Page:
Waking at Night


Such a short distance between genius

and shit. Take those elephant turds

Bruce Nauman (1991 Walker Art Center)

stacked in piles on the floor, soft cannon balls,

so appealing to some humans, something we can


all relate to.  In my claustrophobic little corner

(compared to the Milky Way) I am happy,

moon-devotée that I am with a rag of the ancient

floating first hand outside my window. Take

these lines written in the darkness around


my bed. I hope they don’t cross

over themselves creating rows like il-

legible barbed wire some French girls

stood behind at the end of a world war,

brunette and blond collaborators


whose hair was shorn, the sign for bedding up

with a Wehrmacht man who gave them cognac

and nylons they could sell on the black market.

The girls’–women’s– heads, skulls, spat upon,

cross-and-bones thin, reviled little female


christs. It’s just dizziness. It’ll pass. It’s just this

time of night and the room so small. There

are bad dreams and then it’s over and they/

we can go back to sleep again.

But why would anybody


take this shit from the elephant kings,

their balls.  Even the elephants were

astonished that their turds

were sold with their ivory.

Their leftovers.




We Missed the Boat

after Brave Irene by William Steig


Never compare yourself to another,

especially when she’s Irene Bobbin,

at the door to her mother’s little yellow

parlor with its pictures and mannequin.

“Bye! I’ll deliver the gown to the duchess.”


Mrs. Bobbin, a single mom, brimming

with exhaustion called from her bed,

“Don’t go, Irene. A storm’s in full swing.”

But Irene set off with gown in box,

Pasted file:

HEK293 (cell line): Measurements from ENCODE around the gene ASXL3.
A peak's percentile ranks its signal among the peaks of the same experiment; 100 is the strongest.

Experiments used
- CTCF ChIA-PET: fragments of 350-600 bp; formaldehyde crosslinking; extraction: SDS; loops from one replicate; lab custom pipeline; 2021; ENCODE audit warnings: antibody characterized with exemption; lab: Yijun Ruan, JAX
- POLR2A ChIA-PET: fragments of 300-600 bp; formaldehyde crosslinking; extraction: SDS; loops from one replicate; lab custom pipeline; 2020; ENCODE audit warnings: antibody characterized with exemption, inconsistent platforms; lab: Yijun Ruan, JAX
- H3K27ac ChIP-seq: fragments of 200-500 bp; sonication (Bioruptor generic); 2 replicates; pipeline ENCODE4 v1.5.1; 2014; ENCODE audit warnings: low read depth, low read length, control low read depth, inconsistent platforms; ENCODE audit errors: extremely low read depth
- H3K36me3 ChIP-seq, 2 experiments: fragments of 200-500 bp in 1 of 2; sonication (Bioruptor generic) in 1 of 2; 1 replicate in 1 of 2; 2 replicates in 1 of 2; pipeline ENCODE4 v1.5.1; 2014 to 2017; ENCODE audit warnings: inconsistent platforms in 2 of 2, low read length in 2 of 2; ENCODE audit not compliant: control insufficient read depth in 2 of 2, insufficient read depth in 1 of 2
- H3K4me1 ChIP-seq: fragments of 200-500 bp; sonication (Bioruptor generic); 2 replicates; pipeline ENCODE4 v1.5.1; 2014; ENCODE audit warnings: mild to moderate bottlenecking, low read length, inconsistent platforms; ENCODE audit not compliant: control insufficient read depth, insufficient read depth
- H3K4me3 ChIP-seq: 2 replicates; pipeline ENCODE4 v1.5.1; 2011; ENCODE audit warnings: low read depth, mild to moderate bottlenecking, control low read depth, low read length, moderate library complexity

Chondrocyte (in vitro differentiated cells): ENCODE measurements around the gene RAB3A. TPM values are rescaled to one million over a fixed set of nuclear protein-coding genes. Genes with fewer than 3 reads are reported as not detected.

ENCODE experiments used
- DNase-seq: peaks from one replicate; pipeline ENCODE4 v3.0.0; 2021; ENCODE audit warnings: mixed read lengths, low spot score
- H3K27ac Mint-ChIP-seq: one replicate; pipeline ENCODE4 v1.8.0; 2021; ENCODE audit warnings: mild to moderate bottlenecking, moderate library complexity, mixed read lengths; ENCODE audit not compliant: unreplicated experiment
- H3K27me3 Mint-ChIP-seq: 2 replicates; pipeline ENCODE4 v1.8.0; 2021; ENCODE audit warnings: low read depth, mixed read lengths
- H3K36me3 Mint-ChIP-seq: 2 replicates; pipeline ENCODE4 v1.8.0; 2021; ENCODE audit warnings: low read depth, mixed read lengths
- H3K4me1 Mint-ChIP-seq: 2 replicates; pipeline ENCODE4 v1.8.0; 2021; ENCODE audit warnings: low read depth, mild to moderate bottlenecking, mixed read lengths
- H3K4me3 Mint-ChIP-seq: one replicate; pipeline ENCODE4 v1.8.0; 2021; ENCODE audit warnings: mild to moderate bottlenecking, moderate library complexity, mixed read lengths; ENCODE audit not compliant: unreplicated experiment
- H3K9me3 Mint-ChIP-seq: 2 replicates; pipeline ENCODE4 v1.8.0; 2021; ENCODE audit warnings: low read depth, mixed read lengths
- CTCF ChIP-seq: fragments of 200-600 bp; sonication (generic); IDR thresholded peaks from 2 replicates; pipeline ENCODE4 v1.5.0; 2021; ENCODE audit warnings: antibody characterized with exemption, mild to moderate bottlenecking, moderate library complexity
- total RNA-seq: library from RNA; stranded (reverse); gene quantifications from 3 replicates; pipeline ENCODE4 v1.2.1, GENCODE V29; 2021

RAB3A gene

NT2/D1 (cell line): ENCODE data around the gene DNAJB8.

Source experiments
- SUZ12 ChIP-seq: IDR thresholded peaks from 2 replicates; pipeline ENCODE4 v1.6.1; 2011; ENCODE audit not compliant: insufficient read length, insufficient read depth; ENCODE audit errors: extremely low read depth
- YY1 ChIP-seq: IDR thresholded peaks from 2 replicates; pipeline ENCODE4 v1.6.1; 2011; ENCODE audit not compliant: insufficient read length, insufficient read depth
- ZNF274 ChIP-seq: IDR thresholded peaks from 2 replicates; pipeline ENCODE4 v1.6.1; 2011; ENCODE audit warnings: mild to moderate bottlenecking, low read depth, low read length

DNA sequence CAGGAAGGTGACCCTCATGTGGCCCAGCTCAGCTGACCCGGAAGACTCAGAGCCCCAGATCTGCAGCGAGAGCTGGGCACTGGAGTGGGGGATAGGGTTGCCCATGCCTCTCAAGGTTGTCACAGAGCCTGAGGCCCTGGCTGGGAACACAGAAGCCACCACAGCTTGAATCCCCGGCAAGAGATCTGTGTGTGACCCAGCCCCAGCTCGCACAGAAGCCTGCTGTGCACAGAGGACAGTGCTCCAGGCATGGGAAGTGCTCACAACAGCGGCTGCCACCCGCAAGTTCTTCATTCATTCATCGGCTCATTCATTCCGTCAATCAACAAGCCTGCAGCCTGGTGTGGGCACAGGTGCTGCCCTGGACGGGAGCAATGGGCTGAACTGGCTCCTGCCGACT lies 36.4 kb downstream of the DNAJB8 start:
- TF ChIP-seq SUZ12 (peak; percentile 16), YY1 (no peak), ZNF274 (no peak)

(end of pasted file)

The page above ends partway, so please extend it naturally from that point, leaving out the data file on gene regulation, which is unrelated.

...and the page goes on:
into the darkening winter afternoon.


(You and I set out, too, on a mission.)


Even though the wind tore open

the box, even though the snow

was hip high, even though Irene

thought she was lost, maybe going

in circles, she struggled on.


(Did we quit too early?)


Somewhere past Farmer Bennett’s

pasture the wind was so strong it

blew away two tissue paper ghosts

that sheltered the beautiful pink,

sparkly dress. And the dress, too.


(What went wrong for us?)


Irene had a mission for sure.

She was focused on succeeding,

a matter of food for the cupboards,

wood for her mother’s cold stove,

and something for the pot on it.


(We could’ve tried harder, I guess.)


Irene‘s tasks doubled: now

she must find the lost gown.

Through gangly, primordial woods

where there’s no sense of direction,

she stumbled on, snow blind, from tree


to tree until her little legs protested

they could lift themselves no more.

But there! At wit’s end, there was

the dress, plastered to a tree,

decking the trunk out for a party.


(Maybe the Fates were against us.)


A sight indeed for sore eyes.

And not much farther on, an amber

window light spilled out over the snow.

The palace! Irene huddled before the door.

Like a snow sculpture, but she’d made it!


(And if she hadn’t? That happens, too.)


All good things followed: the Duchess’s

pleasure at the gown, the warm ballroom,

the delicious feast an absolute joy

for porridge-fed Irene. And best of all,

a purse full of money for her mom. The end.


(It almost hurts, others’ triumphs, they feel so good.)


by Sharon Chmielarz

Sharon Chmielarz has had eleven books of poetry published, the latest, “little eternities,” in Sept. 2017. Her work has been nominated for a Pushcart Prize seven times and five of her books runners-up for literary awards. Kirkus Reviews named her “The Widow’s House” one of the 100 best books in 2016. She was born in South Dakota but has spent her adult life in Minneapolis, MN.

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